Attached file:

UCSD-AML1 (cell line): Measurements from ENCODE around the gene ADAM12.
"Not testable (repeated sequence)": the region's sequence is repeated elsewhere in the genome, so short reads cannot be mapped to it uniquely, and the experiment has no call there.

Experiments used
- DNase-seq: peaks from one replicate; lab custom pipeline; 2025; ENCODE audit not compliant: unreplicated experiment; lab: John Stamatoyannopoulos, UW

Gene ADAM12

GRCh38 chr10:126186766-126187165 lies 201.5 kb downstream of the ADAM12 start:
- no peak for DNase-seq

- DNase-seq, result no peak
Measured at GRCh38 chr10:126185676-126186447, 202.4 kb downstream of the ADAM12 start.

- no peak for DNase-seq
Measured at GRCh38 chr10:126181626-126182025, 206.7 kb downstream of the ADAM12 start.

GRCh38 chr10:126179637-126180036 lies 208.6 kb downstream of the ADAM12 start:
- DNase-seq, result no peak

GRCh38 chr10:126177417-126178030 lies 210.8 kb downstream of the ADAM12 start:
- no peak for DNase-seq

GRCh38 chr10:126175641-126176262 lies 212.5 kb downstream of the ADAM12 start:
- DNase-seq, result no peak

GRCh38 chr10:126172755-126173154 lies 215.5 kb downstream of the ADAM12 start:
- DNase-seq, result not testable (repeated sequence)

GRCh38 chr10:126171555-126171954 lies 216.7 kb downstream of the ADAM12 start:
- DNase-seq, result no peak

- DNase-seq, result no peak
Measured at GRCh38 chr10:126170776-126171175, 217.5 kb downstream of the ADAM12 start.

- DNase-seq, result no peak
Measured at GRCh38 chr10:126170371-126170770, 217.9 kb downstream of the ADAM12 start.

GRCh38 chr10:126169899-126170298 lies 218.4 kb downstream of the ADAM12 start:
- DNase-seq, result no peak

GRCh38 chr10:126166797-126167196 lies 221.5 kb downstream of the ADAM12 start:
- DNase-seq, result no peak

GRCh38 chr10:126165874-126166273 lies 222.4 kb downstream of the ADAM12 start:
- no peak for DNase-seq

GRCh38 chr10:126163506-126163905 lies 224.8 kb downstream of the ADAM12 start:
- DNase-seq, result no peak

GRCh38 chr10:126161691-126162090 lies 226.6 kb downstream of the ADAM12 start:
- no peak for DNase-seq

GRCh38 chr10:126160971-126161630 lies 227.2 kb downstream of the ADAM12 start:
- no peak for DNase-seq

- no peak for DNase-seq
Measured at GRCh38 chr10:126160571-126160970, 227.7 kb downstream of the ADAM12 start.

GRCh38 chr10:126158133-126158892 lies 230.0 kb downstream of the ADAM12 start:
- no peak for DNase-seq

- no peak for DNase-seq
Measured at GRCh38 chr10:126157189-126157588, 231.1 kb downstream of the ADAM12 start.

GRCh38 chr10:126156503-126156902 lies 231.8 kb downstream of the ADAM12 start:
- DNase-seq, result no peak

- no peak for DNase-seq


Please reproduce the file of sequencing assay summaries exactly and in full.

UCSD-AML1 (cell line): Measurements from ENCODE around the gene ADAM12.
"Not testable (repeated sequence)": the region's sequence is repeated elsewhere in the genome, so short reads cannot be mapped to it uniquely, and the experiment has no call there.

Experiments used
- DNase-seq: peaks from one replicate; lab custom pipeline; 2025; ENCODE audit not compliant: unreplicated experiment; lab: John Stamatoyannopoulos, UW

Gene ADAM12

GRCh38 chr10:126186766-126187165 lies 201.5 kb downstream of the ADAM12 start:
- no peak for DNase-seq

- DNase-seq, result no peak
Measured at GRCh38 chr10:126185676-126186447, 202.4 kb downstream of the ADAM12 start.

- no peak for DNase-seq
Measured at GRCh38 chr10:126181626-126182025, 206.7 kb downstream of the ADAM12 start.

GRCh38 chr10:126179637-126180036 lies 208.6 kb downstream of the ADAM12 start:
- DNase-seq, result no peak

GRCh38 chr10:126177417-126178030 lies 210.8 kb downstream of the ADAM12 start:
- no peak for DNase-seq

GRCh38 chr10:126175641-126176262 lies 212.5 kb downstream of the ADAM12 start:
- DNase-seq, result no peak

GRCh38 chr10:126172755-126173154 lies 215.5 kb downstream of the ADAM12 start:
- DNase-seq, result not testable (repeated sequence)

GRCh38 chr10:126171555-126171954 lies 216.7 kb downstream of the ADAM12 start:
- DNase-seq, result no peak

- DNase-seq, result no peak
Measured at GRCh38 chr10:126170776-126171175, 217.5 kb downstream of the ADAM12 start.

- DNase-seq, result no peak
Measured at GRCh38 chr10:126170371-126170770, 217.9 kb downstream of the ADAM12 start.

GRCh38 chr10:126169899-126170298 lies 218.4 kb downstream of the ADAM12 start:
- DNase-seq, result no peak

GRCh38 chr10:126166797-126167196 lies 221.5 kb downstream of the ADAM12 start:
- DNase-seq, result no peak

GRCh38 chr10:126165874-126166273 lies 222.4 kb downstream of the ADAM12 start:
- no peak for DNase-seq

GRCh38 chr10:126163506-126163905 lies 224.8 kb downstream of the ADAM12 start:
- DNase-seq, result no peak

GRCh38 chr10:126161691-126162090 lies 226.6 kb downstream of the ADAM12 start:
- no peak for DNase-seq

GRCh38 chr10:126160971-126161630 lies 227.2 kb downstream of the ADAM12 start:
- no peak for DNase-seq

- no peak for DNase-seq
Measured at GRCh38 chr10:126160571-126160970, 227.7 kb downstream of the ADAM12 start.

GRCh38 chr10:126158133-126158892 lies 230.0 kb downstream of the ADAM12 start:
- no peak for DNase-seq

- no peak for DNase-seq
Measured at GRCh38 chr10:126157189-126157588, 231.1 kb downstream of the ADAM12 start.

GRCh38 chr10:126156503-126156902 lies 231.8 kb downstream of the ADAM12 start:
- DNase-seq, result no peak

- no peak for DNase-seq